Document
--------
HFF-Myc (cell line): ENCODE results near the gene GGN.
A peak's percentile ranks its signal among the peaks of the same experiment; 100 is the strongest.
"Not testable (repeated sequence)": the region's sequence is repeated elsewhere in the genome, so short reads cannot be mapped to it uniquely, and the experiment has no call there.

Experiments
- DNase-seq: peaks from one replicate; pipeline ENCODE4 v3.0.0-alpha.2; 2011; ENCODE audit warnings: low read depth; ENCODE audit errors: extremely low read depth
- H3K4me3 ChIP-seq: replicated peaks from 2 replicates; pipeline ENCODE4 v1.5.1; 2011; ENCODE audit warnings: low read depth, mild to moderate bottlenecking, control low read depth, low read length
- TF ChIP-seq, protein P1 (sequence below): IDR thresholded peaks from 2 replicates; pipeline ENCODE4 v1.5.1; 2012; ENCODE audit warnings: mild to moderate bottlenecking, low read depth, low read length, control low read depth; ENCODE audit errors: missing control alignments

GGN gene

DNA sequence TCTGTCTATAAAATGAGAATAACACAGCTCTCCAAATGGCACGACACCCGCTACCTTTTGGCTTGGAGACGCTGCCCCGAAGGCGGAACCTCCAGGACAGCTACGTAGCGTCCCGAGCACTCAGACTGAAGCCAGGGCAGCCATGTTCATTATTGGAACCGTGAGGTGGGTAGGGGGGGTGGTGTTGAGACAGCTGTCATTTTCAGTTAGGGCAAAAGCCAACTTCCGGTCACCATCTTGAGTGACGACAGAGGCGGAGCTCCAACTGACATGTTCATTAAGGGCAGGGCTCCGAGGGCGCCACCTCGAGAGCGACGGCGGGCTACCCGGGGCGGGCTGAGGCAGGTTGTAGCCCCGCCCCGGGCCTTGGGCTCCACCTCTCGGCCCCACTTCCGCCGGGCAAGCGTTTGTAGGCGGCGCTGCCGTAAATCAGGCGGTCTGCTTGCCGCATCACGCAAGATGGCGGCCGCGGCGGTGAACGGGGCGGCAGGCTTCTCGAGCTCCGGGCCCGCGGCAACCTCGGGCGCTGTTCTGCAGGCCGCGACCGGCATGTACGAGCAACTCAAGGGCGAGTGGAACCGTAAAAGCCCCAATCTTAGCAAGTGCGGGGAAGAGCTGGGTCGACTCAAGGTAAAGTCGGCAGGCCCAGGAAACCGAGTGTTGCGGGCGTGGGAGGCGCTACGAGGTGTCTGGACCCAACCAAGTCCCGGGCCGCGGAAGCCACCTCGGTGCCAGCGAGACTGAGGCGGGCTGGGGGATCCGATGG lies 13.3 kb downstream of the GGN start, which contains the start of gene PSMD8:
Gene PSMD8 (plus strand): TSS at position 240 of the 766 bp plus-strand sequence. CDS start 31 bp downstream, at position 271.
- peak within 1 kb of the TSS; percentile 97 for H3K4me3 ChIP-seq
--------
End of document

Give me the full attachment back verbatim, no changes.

HFF-Myc (cell line): ENCODE results near the gene GGN.
A peak's percentile ranks its signal among the peaks of the same experiment; 100 is the strongest.
"Not testable (repeated sequence)": the region's sequence is repeated elsewhere in the genome, so short reads cannot be mapped to it uniquely, and the experiment has no call there.

Experiments
- DNase-seq: peaks from one replicate; pipeline ENCODE4 v3.0.0-alpha.2; 2011; ENCODE audit warnings: low read depth; ENCODE audit errors: extremely low read depth
- H3K4me3 ChIP-seq: replicated peaks from 2 replicates; pipeline ENCODE4 v1.5.1; 2011; ENCODE audit warnings: low read depth, mild to moderate bottlenecking, control low read depth, low read length
- TF ChIP-seq, protein P1 (sequence below): IDR thresholded peaks from 2 replicates; pipeline ENCODE4 v1.5.1; 2012; ENCODE audit warnings: mild to moderate bottlenecking, low read depth, low read length, control low read depth; ENCODE audit errors: missing control alignments

GGN gene

DNA sequence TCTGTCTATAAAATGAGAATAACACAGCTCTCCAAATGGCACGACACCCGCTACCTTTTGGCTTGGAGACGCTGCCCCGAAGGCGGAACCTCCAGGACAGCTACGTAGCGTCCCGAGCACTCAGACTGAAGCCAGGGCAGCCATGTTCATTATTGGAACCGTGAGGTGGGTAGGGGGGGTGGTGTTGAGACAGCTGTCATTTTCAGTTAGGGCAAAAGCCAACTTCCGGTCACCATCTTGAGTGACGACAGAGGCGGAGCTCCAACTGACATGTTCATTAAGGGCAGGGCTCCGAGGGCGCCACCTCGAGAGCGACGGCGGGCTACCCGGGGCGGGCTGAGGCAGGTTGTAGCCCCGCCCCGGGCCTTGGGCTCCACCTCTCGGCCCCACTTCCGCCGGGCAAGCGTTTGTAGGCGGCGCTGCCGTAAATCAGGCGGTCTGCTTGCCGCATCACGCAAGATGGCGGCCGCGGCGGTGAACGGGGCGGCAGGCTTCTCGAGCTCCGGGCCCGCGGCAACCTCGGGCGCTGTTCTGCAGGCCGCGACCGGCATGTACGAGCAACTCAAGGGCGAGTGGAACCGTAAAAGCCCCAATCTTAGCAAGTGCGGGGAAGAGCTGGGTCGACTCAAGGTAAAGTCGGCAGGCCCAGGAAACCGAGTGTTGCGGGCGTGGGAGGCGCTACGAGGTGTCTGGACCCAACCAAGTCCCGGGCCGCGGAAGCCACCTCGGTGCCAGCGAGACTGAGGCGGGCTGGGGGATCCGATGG lies 13.3 kb downstream of the GGN start, which contains the start of gene PSMD8:
Gene PSMD8 (plus strand): TSS at position 240 of the 766 bp plus-strand sequence. CDS start 31 bp downstream, at position 271.
- peak within 1 kb of the TSS; percentile 97 for H3K4me3 ChIP-seq